Category Archives: Events

The Aftermath: The Penultimate Triffid Ranch Open House

And then there was one left. After years and years of wondering “are people not showing up to open houses because they don’t know about the open house or the existence of the gallery?”, I got the answer. Quite a few longtimers came out on January 21, including several friends from Texas Frightmare Weekend, but a lot of folks came out who had only heard about the Triffid Ranch from friends that weekend, and wanted to see everything before the gallery closed. They were all very much appreciated, and my only regret with everybody is that they won’t be able to come out in the future.

One of the things I enjoyed the most about the Triffid Ranch’s run was that there was no telling who was going to come through the door and what questions they were going to ask. I loved letting visitors know, when they would start with “This may sound like a dumb question, but…” that not only were they NOT asking dumb carnivorous plant questions, but they were asking questions that I had asked when I first started twenty years ago. Better, many, and I let them know this, were asking questions that had been bouncing around since the acknowledgement that these plants could attract, capture, and digest insect and other animal prey, and sometimes I had answers that only became available in the latest research. You ever see someone’s face when they asked about pitcher plant digestive fluids or Venus flytrap stimulation when told “If you’d come in a week ago, I wouldn’t have had an answer, but there was this great paper in Nature last Tuesday…” That’s something I’m going to miss.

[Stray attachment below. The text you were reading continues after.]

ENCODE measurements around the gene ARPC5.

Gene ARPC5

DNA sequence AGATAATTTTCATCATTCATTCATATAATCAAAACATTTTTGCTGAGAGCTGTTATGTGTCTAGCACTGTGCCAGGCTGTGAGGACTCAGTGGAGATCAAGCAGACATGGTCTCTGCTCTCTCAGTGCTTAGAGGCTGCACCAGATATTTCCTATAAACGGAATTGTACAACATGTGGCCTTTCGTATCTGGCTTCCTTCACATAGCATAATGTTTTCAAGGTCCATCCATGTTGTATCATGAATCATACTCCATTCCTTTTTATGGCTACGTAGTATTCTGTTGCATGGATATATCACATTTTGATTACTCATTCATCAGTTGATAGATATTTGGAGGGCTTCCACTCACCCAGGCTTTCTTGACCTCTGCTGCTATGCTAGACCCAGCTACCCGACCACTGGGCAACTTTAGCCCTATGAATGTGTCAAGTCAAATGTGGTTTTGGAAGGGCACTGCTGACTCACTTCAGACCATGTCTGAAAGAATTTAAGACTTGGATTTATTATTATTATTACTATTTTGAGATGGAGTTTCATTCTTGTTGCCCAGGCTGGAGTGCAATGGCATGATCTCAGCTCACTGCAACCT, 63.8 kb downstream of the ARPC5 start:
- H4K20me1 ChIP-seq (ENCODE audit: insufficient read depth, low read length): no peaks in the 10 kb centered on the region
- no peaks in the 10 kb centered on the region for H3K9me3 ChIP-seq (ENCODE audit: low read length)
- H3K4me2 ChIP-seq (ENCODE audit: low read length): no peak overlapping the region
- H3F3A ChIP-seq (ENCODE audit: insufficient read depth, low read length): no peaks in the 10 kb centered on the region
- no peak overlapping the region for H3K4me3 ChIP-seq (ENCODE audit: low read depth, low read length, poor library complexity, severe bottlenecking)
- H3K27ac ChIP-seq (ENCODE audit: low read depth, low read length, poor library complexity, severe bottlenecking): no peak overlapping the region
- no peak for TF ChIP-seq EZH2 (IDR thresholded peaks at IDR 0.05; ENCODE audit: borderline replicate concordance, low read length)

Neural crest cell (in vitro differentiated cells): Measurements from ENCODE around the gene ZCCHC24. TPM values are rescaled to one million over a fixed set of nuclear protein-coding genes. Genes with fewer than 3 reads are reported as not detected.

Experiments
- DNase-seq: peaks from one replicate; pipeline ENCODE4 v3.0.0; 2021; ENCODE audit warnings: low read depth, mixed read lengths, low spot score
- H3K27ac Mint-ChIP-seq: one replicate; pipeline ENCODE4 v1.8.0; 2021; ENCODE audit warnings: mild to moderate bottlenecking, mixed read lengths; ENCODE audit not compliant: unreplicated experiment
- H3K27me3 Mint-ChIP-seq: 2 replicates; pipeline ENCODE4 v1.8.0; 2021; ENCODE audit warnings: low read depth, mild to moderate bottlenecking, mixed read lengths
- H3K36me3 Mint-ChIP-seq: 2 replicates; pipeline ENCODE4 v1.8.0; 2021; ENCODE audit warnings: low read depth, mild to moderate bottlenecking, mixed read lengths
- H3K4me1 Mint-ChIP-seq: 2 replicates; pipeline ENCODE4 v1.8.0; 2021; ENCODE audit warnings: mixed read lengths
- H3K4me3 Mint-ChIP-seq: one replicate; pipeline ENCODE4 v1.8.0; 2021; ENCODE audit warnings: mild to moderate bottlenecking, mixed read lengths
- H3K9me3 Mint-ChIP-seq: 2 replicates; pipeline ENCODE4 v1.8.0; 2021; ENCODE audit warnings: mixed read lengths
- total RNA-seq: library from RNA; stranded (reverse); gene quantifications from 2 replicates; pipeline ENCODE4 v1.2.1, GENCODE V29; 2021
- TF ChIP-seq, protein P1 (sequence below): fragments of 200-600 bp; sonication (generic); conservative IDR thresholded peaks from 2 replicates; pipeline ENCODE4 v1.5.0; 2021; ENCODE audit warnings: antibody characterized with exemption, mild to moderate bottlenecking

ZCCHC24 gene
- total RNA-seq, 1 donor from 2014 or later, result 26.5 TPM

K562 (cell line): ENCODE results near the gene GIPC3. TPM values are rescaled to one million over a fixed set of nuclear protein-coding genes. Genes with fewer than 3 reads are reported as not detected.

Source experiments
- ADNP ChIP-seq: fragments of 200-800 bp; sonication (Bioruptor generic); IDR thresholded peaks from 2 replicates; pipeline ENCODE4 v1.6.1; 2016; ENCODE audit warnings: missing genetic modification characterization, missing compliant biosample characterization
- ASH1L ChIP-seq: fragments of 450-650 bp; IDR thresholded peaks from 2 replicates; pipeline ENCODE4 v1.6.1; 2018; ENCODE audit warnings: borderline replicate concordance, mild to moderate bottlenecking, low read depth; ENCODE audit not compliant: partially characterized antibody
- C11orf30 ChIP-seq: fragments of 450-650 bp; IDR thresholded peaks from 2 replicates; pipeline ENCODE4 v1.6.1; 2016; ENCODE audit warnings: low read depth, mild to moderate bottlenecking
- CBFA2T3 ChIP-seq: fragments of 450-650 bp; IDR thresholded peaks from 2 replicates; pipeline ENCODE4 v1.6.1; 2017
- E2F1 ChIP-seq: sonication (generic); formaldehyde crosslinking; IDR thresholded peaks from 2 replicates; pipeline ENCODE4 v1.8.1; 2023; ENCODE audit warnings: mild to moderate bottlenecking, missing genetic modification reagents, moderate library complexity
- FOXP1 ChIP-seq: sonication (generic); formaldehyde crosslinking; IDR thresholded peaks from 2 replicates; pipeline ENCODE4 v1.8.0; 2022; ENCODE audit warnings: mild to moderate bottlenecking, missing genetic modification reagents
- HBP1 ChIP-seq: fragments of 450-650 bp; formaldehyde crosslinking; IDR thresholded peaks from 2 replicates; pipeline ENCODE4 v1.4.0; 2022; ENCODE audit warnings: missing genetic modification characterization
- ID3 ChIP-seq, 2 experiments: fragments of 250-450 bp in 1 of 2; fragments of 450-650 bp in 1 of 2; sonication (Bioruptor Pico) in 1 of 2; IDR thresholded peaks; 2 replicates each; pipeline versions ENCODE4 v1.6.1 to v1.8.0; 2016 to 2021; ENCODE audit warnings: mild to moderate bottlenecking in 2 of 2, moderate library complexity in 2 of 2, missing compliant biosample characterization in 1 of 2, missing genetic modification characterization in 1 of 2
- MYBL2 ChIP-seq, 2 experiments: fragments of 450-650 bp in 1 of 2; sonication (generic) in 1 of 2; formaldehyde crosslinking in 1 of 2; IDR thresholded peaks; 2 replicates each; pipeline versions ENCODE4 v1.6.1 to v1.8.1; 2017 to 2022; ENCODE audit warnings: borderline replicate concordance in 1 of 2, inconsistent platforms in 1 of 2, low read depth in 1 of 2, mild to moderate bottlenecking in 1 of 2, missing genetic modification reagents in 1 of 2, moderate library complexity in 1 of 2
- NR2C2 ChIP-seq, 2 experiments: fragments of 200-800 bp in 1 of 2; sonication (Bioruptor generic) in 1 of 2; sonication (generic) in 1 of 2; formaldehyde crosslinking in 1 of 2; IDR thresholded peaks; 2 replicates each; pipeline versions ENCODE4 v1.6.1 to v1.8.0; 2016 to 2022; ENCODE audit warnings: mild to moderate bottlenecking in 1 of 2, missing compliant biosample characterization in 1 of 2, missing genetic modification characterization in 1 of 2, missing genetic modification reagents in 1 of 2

And that’s nearly it. If you want to see the gallery in its current reasonably complete form, the last-ever Triffid Ranch open house opens at noon on January 28, and the doors closing at 6:00 pm or whenever everyone clears out. After that, it’s a matter of liquidating what’s left before moving out forever on February 28, so get out Saturday or ask someone else to get photos and video. You won’t want to miss this.

The Aftermath: Panoptikon at Sons of Hermann Hall

Most of the time, attempting to show plants at a late-night event doesn’t work out well, It’s dark and often smoky (these days more due to fog than cigarettes), and the people most interested in carnivorous plants early on don’t want to break free to take their plants home and those interested later tend to get distracted. However, when the venue is the famed Panoptikon, newly revived at the equally famed Sons of Hermann Hall in Dallas’s Deep Ellum district, “most of the time” goes right out the window.